Wasta: Are Jordanians for or against it?


Published: 2018-03-04 12:56

Last Updated: 2018-03-04 14:26

Those with Wasta tend to have life go easier for them than those without one. (Al Rai)
Those with Wasta tend to have life go easier for them than those without one. (Al Rai)
Roya News Source

If you’re familiar with Jordanian culture, then you will have heard of the term “Wasta.”

Wasta is loosely translated into a "middleman" or "nepotism" - the practice among those with power or influence of favouring relatives or friends, especially by giving them jobs (OxfordDictionaries.com).

While many Jordanians use Wasta to get off paying a traffic fine, get a job, complete official paperwork more quickly, and a long list of other things, others refuse to “skip the queue” and use a middleman to their advantage.

This leaves a third type of people who don’t have a Wasta in the first place. However, this is not to say that everyone with a Wasta actually uses it.

In fact, according to the findings of a recent study titled “The Degree of Satisfaction and Public Perception Regarding the Justice Sector in Jordan,” 80% of Jordanians said they were anti-Wasta and considered it as a “serious problem,” reported Al Rai newspaper.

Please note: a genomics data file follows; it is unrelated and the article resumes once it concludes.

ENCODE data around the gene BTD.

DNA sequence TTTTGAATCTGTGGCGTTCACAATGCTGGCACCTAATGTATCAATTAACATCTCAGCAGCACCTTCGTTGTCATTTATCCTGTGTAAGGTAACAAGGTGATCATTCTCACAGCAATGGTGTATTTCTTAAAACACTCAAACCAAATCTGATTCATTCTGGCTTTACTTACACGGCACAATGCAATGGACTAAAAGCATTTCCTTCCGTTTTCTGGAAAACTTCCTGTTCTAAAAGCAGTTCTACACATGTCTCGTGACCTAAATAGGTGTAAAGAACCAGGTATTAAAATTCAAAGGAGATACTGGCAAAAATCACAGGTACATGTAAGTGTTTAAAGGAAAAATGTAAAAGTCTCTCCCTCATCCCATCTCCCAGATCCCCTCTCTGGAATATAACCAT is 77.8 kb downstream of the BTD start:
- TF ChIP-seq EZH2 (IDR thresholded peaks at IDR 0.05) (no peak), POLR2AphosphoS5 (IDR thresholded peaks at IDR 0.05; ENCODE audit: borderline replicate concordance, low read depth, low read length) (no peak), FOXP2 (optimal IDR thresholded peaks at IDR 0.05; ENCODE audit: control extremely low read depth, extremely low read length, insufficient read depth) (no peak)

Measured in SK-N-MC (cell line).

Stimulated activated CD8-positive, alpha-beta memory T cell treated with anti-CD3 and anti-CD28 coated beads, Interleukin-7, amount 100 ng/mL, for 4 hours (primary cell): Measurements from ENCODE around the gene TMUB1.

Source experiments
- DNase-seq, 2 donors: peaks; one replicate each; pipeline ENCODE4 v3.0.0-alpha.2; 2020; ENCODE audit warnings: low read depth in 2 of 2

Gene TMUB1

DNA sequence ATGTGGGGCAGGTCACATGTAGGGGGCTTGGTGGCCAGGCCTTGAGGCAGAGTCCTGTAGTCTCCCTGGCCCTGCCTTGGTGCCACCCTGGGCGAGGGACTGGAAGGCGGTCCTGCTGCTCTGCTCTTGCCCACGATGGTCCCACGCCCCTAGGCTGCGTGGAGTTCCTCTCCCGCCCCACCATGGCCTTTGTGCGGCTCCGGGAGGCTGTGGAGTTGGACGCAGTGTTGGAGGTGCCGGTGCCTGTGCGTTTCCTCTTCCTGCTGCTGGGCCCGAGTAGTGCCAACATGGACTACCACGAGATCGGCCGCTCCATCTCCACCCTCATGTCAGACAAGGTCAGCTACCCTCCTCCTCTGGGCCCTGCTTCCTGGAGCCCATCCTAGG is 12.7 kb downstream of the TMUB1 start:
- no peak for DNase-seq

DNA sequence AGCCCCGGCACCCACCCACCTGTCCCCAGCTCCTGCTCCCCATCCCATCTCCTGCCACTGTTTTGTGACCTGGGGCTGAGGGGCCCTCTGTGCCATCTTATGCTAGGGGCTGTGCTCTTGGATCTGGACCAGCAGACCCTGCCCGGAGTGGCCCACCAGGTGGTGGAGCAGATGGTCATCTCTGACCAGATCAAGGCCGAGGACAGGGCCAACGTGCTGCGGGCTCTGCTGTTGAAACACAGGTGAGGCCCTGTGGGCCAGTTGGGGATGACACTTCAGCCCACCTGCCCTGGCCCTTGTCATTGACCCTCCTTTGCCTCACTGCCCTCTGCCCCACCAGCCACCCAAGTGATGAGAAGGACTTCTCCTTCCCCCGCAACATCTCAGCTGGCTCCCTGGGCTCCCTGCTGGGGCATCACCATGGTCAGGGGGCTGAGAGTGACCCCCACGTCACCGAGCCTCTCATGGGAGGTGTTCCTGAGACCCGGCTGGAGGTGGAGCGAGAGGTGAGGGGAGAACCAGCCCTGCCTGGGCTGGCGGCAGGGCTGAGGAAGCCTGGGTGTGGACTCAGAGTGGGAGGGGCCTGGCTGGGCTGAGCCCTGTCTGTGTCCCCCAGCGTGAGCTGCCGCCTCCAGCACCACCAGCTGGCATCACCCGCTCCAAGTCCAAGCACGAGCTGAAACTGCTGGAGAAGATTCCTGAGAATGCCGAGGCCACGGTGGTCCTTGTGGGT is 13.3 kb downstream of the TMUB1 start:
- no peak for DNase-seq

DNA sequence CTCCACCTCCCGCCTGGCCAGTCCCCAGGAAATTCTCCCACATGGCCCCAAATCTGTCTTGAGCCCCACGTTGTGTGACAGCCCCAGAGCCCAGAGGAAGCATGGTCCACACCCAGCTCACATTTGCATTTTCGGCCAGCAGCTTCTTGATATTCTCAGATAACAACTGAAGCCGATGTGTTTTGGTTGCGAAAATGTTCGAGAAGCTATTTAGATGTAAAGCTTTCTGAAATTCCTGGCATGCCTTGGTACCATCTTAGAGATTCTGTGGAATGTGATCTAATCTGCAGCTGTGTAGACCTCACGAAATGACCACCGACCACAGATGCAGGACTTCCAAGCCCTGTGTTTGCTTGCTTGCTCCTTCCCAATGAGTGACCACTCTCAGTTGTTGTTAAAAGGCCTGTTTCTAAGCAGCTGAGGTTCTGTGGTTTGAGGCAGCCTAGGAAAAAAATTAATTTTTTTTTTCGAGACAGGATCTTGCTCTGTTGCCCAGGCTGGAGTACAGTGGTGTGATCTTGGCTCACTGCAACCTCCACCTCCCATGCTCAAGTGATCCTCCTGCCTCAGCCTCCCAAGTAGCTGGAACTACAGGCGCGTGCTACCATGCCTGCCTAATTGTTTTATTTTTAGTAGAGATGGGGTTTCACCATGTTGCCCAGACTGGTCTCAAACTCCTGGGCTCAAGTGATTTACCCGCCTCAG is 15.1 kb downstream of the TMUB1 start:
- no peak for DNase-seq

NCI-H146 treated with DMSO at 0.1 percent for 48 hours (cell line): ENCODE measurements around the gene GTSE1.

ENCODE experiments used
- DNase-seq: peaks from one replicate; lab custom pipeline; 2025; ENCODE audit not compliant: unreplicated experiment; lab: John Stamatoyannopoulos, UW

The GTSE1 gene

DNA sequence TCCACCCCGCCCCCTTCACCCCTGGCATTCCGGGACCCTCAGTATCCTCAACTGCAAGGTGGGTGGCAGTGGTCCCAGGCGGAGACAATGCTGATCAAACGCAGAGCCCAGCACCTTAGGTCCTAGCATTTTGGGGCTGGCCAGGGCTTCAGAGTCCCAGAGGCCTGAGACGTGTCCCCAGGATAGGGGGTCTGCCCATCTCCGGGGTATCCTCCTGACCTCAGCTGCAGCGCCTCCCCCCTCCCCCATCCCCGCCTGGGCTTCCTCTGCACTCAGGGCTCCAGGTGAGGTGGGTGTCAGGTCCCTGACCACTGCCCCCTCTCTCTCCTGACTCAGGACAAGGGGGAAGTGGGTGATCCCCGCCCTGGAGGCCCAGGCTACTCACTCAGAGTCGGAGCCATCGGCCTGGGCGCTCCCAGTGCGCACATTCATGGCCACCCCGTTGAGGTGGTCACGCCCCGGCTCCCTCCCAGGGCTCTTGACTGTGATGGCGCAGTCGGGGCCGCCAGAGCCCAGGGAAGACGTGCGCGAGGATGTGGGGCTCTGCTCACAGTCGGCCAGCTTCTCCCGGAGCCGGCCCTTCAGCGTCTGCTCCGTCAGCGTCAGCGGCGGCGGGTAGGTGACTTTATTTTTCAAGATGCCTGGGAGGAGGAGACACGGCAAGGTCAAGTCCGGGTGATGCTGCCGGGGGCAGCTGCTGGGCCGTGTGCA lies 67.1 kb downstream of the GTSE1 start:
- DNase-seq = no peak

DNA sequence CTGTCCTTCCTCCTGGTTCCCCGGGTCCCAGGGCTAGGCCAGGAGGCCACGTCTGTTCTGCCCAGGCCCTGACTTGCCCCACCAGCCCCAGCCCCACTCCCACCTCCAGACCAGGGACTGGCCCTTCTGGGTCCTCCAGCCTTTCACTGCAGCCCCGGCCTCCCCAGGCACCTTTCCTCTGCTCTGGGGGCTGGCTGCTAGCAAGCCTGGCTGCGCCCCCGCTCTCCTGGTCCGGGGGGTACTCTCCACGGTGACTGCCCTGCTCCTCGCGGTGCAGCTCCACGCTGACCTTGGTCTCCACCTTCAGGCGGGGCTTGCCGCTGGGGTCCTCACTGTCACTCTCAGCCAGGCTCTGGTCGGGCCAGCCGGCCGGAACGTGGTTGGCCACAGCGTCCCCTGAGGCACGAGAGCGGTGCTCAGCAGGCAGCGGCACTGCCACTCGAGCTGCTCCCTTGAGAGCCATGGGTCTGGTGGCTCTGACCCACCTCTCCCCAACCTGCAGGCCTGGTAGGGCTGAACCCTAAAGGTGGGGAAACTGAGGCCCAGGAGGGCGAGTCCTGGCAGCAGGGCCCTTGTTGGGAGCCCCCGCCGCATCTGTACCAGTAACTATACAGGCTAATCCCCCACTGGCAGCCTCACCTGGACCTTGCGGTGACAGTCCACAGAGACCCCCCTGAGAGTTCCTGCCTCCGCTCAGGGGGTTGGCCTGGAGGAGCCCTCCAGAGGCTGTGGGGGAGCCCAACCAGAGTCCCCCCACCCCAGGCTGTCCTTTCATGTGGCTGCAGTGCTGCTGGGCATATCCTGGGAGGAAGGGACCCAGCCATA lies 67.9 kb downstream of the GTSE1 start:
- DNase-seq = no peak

The study’s respondents noted that Wasta poses a “serious threat on society,” adding that “this problem must be addressed with transparency and by holding middlemen and those who use them responsible for their actions.”

Within the study, the respondents were asked about courts and the general performance of the legal system, as well as enquiring about the extent of their knowledge about the recent justice development initiatives.

The number of respondents who were content with the court and justice system was higher than expected. Meanwhile, a larger number of people were satisfied with religious courts than any other type of court.

Surprisingly, just 24% of respondents said they would resort to court when faced with a problem, while the other 76% said that they did not find it necessary to go to court for whatever problem they have.

The study also showed that it is more likely for women to seek legal help than it is for men.

The study was carried out by the Arab Renaissance for Democracy and Development, in cooperation with Dora Al Manal Development and Training and with funding from the EU.